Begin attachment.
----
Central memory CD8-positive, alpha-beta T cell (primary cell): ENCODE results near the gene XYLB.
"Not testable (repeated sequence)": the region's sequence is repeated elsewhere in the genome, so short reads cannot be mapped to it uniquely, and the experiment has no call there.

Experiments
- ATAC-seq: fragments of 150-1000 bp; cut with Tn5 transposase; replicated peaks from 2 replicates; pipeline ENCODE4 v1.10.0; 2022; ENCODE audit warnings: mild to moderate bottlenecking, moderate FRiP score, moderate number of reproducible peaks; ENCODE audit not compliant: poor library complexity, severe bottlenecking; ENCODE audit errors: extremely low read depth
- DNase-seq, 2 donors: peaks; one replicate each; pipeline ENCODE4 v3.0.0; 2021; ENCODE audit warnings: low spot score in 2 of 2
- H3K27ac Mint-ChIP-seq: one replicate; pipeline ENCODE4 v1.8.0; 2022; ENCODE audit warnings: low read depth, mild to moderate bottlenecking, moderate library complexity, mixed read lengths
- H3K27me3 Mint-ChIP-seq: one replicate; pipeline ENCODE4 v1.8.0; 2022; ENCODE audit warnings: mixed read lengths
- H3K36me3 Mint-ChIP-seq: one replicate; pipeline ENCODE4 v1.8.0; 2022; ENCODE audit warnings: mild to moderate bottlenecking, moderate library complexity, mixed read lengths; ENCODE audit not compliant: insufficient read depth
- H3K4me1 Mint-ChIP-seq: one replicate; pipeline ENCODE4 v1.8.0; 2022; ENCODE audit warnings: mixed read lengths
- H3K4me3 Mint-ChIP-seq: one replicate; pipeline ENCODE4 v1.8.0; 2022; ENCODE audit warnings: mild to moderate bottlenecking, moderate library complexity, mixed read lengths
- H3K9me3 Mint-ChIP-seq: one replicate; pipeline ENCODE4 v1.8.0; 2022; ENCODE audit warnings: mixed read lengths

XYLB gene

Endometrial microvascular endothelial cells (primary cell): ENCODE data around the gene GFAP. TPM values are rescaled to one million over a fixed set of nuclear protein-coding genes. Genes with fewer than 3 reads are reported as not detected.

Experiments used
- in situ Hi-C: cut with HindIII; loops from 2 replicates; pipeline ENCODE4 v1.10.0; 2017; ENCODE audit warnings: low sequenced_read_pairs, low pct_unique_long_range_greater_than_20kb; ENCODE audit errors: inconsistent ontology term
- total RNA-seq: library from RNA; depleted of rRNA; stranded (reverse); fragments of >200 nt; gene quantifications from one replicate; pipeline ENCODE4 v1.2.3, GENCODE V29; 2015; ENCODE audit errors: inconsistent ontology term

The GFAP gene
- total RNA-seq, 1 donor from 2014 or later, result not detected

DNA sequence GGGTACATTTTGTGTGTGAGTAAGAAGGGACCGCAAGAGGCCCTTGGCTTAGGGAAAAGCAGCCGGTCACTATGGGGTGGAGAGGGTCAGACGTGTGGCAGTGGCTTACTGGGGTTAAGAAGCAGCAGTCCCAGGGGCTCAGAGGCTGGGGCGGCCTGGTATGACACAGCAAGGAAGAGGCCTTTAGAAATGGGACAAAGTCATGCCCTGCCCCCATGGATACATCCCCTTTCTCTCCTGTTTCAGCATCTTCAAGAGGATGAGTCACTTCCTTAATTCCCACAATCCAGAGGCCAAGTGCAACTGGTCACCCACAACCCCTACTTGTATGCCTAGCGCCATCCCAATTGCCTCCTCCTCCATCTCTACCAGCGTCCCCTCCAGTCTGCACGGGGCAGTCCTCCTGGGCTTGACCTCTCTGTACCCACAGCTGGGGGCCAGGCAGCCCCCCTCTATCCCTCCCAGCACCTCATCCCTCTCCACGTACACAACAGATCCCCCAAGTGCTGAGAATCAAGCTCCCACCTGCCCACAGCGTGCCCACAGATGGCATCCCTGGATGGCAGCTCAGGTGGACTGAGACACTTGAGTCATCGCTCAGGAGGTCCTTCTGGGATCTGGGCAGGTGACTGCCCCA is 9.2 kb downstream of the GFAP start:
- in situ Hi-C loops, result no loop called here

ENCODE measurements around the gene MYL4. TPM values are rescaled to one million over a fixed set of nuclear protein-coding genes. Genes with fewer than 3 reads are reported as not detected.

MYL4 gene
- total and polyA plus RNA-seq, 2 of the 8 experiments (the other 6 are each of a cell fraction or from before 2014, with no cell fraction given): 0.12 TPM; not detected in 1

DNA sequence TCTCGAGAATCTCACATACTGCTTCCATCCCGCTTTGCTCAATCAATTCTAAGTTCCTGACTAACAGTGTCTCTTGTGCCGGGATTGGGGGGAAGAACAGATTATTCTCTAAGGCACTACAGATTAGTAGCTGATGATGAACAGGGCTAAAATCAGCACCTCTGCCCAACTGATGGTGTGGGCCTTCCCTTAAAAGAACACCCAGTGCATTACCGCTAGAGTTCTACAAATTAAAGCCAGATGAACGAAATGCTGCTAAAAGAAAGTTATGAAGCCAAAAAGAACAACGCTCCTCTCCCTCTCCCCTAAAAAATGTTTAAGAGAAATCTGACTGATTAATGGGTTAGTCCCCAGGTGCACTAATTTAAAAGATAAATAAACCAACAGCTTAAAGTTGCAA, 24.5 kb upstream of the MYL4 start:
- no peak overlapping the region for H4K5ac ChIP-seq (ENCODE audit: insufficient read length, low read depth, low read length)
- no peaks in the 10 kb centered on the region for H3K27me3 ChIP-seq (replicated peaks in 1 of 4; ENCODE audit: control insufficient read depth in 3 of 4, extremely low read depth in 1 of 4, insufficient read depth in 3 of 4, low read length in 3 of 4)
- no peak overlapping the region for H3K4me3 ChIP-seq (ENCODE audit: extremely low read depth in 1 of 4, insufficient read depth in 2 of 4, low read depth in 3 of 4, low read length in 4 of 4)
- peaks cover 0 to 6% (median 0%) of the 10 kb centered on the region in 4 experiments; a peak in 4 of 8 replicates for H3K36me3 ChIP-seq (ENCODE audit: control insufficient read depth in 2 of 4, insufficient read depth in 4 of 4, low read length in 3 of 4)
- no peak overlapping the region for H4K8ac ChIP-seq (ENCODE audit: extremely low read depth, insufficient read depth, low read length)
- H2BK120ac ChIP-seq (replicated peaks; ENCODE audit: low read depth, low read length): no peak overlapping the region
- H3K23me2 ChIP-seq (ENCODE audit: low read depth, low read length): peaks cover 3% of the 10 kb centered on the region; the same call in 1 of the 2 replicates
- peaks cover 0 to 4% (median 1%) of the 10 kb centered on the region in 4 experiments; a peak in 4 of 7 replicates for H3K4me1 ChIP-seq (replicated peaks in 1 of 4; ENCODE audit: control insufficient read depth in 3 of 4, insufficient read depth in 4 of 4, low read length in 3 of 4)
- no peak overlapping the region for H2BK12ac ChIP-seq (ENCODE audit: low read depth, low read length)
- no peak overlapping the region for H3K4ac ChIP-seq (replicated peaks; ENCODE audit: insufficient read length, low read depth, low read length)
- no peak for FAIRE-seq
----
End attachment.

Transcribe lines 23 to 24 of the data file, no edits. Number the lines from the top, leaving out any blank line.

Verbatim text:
- total and polyA plus RNA-seq, 2 of the 8 experiments (the other 6 are each of a cell fraction or from before 2014, with no cell fraction given): 0.12 TPM; not detected in 1

DNA sequence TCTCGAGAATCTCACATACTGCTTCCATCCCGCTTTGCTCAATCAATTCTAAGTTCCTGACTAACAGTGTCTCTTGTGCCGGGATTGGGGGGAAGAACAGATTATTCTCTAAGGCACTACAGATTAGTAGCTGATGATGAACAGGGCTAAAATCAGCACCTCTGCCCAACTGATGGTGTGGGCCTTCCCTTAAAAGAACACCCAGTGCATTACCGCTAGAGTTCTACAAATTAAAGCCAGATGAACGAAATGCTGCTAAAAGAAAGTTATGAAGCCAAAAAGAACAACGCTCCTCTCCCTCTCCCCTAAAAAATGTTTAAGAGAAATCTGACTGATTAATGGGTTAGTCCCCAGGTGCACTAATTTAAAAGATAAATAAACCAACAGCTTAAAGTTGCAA, 24.5 kb upstream of the MYL4 start: